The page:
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Title:Thusnelda at the Triumphal Entry of Germanicus into Rome
Artist:Karl Theodor von Piloty (German, Munich 1826–1886 Ambach bei Munich)
Medium:Oil on canvas
Dimensions:53 x 77 1/4 in. (134.6 x 196.2 cm)
Credit Line:Gift of Horace Russell, 1887
Inscription: Signed and inscribed (lower right): Carl Piloty / München
Alexander T. Stewart, New York (until d. 1876; commissioned from the artist); his widow, Cornelia M. Stewart, New York (1876–d. 1886; her estate sale, American Art Association, New York, March 23, 1887, no. 72, for $3,900 to Henry Hilton for Russell); Horace Russell, New York (1887; gift to The Met)
Cicerone. "Private Galleries: I. Collection of the Estate of Alexander Turney Stewart." Art Amateur 1 (June 1879), p. 6.
Cicerone. "Private Galleries: Collection of the Estate of Alexander Turney Stewart. III." Art Amateur (September 1879), pp. 74–75 [reprinted in Ref. Strahan 1879 and "The A. T. Stewart Collection. Second Notice," Art Amateur 16 (March 1887), p. 80], calls it "Triumph of Germanicus"; praises its narrative but criticizes its execution.
Edward Strahan [Earl Shinn], ed. The Art Treasures of America. Philadelphia, , vol. 1, pp. 24–26, 52, ill. (fragment of a design by P. D. Briscoe after this painting) [reprints Refs. Cicerone 1879], calls it "Thusnelda in the Triumph of Germanicus" in the list of works and "Triumph of Germanicus" or "Thusnelda" in the text.
"Art Notes." Critic (December 25, 1886), p. 320, calls it a replica of Piloty's "Thusnelda".
"Stewart's Art Treasures: Selling His Paintings at Auction." New York Times (March 24, 1887), p. 5, notes that it was sold to Judge Henry Hilton for $3,900.
Montezuma [Montague Marks]. "My Note Book." Art Amateur 18 (December 1887), p. 2, refers to it as the original study for the large version in Munich (Neue Pinakothek) [see Ref. Lankheit 1984].
"The Fine Arts: The Stewart Collection." Critic (February 26, 1887), p. 104.
"Another Princely Gift: Meissonier's Masterpiece Now the City's." New York Times (May 3, 1887), p. 1, notes that it was presented to the MMA several days ago by ex-Judge Horace Russell.
"Metropolitan Museum of Art." New York Evangelist (May 19, 1887), p. 7, states that it was purchased at the Stewart sale by Russell, and that Stewart himself had paid $8,000 for it; notes erroneously that a larger copy of our painting was made for the Emperor William [Wilhelm I] [see "Catalogue of the A. T. Stewart Collection," American Art Association, March 23–28, 1887, p. 62, no. 72, which states that the MMA painting was shown in Berlin at Wilhelm's request before being sent to the United States and adds that the Munich painting was executed after ours].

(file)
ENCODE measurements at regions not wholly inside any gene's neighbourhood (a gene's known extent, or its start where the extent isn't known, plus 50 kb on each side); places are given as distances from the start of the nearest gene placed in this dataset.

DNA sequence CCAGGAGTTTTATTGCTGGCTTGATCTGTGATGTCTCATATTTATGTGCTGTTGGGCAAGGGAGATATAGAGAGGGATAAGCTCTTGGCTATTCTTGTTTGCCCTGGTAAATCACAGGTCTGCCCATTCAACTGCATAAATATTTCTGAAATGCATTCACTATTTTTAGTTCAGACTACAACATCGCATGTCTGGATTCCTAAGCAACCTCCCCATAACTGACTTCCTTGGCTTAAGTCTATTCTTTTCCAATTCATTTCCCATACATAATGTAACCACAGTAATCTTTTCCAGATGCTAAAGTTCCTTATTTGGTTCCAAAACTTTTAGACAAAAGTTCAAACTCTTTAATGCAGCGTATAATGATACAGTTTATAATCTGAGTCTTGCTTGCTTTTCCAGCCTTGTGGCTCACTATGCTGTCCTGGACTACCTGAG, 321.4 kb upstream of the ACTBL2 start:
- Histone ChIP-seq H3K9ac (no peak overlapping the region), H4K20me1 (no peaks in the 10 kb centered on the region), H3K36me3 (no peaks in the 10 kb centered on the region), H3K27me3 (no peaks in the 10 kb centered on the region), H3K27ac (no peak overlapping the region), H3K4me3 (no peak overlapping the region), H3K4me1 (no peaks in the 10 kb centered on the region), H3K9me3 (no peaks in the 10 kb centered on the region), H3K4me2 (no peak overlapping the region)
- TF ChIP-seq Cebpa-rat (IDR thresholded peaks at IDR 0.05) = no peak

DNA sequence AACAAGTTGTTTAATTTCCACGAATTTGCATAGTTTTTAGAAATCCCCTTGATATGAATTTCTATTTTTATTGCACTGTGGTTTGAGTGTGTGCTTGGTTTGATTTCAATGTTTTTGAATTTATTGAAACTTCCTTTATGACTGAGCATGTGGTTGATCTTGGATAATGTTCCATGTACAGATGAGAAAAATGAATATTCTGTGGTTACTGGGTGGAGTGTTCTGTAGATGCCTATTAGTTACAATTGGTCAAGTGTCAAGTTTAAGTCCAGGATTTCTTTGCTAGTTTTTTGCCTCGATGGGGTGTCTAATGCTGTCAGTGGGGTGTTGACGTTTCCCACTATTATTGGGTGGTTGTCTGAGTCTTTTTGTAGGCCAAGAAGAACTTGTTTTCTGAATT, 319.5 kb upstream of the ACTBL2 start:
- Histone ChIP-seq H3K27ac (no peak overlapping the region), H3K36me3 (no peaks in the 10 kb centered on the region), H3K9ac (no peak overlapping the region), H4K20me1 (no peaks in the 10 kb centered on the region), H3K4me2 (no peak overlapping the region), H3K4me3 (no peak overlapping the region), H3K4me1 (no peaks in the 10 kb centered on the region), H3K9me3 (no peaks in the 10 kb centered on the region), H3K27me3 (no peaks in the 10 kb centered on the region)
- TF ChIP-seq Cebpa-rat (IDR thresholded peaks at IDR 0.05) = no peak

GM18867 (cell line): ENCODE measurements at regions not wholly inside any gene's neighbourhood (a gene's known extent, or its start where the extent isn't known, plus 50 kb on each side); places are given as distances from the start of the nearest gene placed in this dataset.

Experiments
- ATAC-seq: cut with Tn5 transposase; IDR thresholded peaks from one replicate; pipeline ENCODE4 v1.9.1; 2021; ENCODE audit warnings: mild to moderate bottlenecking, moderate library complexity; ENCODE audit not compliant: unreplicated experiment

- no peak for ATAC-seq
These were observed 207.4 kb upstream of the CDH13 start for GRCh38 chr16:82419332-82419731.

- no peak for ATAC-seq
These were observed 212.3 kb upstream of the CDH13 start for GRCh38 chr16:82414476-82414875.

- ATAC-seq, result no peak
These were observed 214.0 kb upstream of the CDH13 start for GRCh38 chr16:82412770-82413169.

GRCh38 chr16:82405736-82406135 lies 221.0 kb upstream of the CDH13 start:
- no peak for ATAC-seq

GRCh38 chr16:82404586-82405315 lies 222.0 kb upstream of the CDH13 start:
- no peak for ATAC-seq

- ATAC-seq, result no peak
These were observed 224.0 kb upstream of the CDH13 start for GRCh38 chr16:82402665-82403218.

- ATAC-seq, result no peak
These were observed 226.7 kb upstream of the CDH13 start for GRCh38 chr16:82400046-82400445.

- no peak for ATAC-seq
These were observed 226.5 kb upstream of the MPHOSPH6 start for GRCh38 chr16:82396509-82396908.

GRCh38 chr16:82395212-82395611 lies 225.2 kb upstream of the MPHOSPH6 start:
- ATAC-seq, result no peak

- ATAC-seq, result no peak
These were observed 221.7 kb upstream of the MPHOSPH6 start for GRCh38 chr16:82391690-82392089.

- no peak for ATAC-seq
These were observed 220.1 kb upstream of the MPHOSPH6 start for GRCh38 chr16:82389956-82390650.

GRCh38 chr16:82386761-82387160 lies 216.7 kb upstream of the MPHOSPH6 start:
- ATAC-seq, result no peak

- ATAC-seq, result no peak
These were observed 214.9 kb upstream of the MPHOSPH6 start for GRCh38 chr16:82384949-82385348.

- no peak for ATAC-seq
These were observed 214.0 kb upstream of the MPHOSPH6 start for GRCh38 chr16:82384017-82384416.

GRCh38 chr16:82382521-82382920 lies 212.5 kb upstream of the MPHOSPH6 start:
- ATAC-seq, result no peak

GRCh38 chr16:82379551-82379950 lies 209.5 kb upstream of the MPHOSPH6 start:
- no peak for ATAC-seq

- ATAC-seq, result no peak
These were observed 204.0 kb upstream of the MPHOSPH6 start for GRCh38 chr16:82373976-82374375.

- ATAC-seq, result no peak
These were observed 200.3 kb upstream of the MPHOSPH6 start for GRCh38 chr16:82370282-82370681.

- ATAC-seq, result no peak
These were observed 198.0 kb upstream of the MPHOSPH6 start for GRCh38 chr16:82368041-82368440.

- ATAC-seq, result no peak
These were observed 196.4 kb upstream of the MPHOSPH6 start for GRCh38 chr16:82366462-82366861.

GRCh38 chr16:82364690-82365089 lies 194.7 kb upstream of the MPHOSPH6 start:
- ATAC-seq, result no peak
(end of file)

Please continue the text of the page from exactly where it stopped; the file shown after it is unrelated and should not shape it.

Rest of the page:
C. H. S. in Louise Pichler. Hermann and Thusnelda. A Tale of the First Century. New York, 1887, p. 3, calls it a duplicate of the Munich painting.
"The Fine Arts: Further Gifts to the Metropolitan Museum." Critic (May 7, 1887), p. 232.
Montezuma [Montague Marks]. "My Note Book." Art Amateur 17 (June 1887), p. 3.
Ripley Hitchcock. "New York's Art Museum." Frank Leslie's Popular Monthly 28 (December 1889), p. 672, calls it a small replica.
Champion Bissell. "Modern Pictures and the New York Market." Bedford's Monthly and Democratic Review 8 (February 1892), p. 686.
Arthur Hoeber. The Treasures of The Metropolitan Museum of Art of New York. New York, 1899, p. 93, ill. p. 98.
Josephine L. Allen and Elizabeth E. Gardner. A Concise Catalogue of the European Paintings in The Metropolitan Museum of Art. New York, 1954, p. 78.
Klaus Lankheit. Karl von Piloty: Thusnelda im Triumphzug des Germanicus. Munich, 1984, p. 36 n. 20, fig. 25, dates it 1874; calls it a smaller repetition of the Munich painting, noting that it is an exact copy; surmises that Stewart saw the original painting at the Weltausstellung, Vienna, in 1873 and commissioned a reduced version, leading Piloty to enlist his student, Julius Benczur, to execute the MMA picture; notes that Piloty himself would have added the finishing touches and signed his name to our picture, in the manner of Rembrandt's workshop.
Claudia Härtl-Kasulke. Karl Theodor Piloty (1826–1886): Karl Theodor Pilotys Weg zur Historienmalerei 1826–1855. PhD diss., Universität Freiburg. Munich, 1991, pp. 177–78, no. II.4.39.
Katharine Baetjer. European Paintings in The Metropolitan Museum of Art by Artists Born Before 1865: A Summary Catalogue. New York, 1995, p. 235, ill.
Claudia Steinhardt-Hirsch inGrosser Auftritt: Piloty und die Historienmalerei. Ed. Reinhold Baumstark and Frank Büttner. Exh. cat., Neue Pinakothek, Munich. Cologne, 2003, p. 347, calls it another version of the painting in Munich (1873–74) and dates ours about 1874; reproduces numerous studies for the original painting (1863–70) and suggests that Piloty also referred to an 1858 oil sketch of the head of a Roman senator; discusses the influence of theatrical productions of the Thusnelda theme and the German national identification with Thusnelda.
This is a reduced replica of the painting commissioned by King Ludwig II of Bavaria in 1869 and exhibited in the Weltausstellung, Vienna, in 1873 (Neue Pinakothek, Munich). Steinhardt-Hirsch (2003) catalogues four oil studies and numerous drawings for the original painting.
Thusnelda, wife of the German prince Arminius, was delivered by her treacherous father, Segestes, to the victorious Roman army. This scene depicts Thusnelda and her three-year old son, Tumelicus, among a procession of German captives before Emperor Tiberius. Segestes is standing in shadow to the left of the Emperor. Germanicus enters beneath the triumphal arch in the background.
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